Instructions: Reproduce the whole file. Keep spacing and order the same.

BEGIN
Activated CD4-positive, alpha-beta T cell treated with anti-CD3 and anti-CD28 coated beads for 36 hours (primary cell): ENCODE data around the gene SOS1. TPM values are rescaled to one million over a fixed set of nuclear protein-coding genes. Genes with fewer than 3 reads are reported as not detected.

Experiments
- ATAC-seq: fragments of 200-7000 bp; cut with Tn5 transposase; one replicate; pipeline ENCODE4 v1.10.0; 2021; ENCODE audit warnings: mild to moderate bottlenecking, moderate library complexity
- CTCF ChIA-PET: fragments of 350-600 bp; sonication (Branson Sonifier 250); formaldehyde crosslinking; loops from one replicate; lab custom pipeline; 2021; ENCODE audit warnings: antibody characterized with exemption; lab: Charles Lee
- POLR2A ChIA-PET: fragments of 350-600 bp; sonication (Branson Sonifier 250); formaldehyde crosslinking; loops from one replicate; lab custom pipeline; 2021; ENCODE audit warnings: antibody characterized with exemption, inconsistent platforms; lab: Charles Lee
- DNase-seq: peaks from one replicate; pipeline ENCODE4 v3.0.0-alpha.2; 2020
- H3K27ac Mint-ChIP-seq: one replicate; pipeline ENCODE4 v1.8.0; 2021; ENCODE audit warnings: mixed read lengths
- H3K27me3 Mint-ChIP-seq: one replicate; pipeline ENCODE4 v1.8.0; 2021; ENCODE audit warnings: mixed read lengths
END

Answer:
Activated CD4-positive, alpha-beta T cell treated with anti-CD3 and anti-CD28 coated beads for 36 hours (primary cell): ENCODE data around the gene SOS1. TPM values are rescaled to one million over a fixed set of nuclear protein-coding genes. Genes with fewer than 3 reads are reported as not detected.

Experiments
- ATAC-seq: fragments of 200-7000 bp; cut with Tn5 transposase; one replicate; pipeline ENCODE4 v1.10.0; 2021; ENCODE audit warnings: mild to moderate bottlenecking, moderate library complexity
- CTCF ChIA-PET: fragments of 350-600 bp; sonication (Branson Sonifier 250); formaldehyde crosslinking; loops from one replicate; lab custom pipeline; 2021; ENCODE audit warnings: antibody characterized with exemption; lab: Charles Lee
- POLR2A ChIA-PET: fragments of 350-600 bp; sonication (Branson Sonifier 250); formaldehyde crosslinking; loops from one replicate; lab custom pipeline; 2021; ENCODE audit warnings: antibody characterized with exemption, inconsistent platforms; lab: Charles Lee
- DNase-seq: peaks from one replicate; pipeline ENCODE4 v3.0.0-alpha.2; 2020
- H3K27ac Mint-ChIP-seq: one replicate; pipeline ENCODE4 v1.8.0; 2021; ENCODE audit warnings: mixed read lengths
- H3K27me3 Mint-ChIP-seq: one replicate; pipeline ENCODE4 v1.8.0; 2021; ENCODE audit warnings: mixed read lengths